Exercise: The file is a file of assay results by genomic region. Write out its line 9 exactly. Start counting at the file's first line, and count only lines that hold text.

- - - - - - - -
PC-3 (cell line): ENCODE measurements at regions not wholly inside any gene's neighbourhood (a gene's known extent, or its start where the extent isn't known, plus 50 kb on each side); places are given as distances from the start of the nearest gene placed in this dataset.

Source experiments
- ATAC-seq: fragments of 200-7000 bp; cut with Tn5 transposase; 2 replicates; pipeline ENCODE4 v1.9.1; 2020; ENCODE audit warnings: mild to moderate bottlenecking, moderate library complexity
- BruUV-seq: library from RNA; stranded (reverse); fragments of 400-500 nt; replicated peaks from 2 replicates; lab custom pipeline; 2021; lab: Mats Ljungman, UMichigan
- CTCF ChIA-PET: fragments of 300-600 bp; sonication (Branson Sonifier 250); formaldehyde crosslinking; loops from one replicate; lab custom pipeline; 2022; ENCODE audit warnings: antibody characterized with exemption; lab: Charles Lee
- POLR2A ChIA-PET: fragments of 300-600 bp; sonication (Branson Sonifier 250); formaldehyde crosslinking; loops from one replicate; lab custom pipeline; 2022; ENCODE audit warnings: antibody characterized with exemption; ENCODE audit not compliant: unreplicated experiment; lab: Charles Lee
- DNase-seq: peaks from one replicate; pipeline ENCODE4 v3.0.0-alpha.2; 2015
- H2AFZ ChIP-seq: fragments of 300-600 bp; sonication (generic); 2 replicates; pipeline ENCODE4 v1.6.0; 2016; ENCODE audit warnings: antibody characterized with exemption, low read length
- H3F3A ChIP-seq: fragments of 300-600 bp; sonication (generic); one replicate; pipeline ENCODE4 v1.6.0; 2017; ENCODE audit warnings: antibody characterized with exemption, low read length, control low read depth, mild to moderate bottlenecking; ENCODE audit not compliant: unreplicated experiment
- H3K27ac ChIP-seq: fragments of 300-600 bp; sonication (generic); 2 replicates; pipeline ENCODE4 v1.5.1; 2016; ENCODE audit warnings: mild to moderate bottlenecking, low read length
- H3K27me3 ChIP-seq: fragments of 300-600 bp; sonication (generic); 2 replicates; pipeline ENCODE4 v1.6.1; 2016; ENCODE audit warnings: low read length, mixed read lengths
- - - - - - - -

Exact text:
- H3F3A ChIP-seq: fragments of 300-600 bp; sonication (generic); one replicate; pipeline ENCODE4 v1.6.0; 2017; ENCODE audit warnings: antibody characterized with exemption, low read length, control low read depth, mild to moderate bottlenecking; ENCODE audit not compliant: unreplicated experiment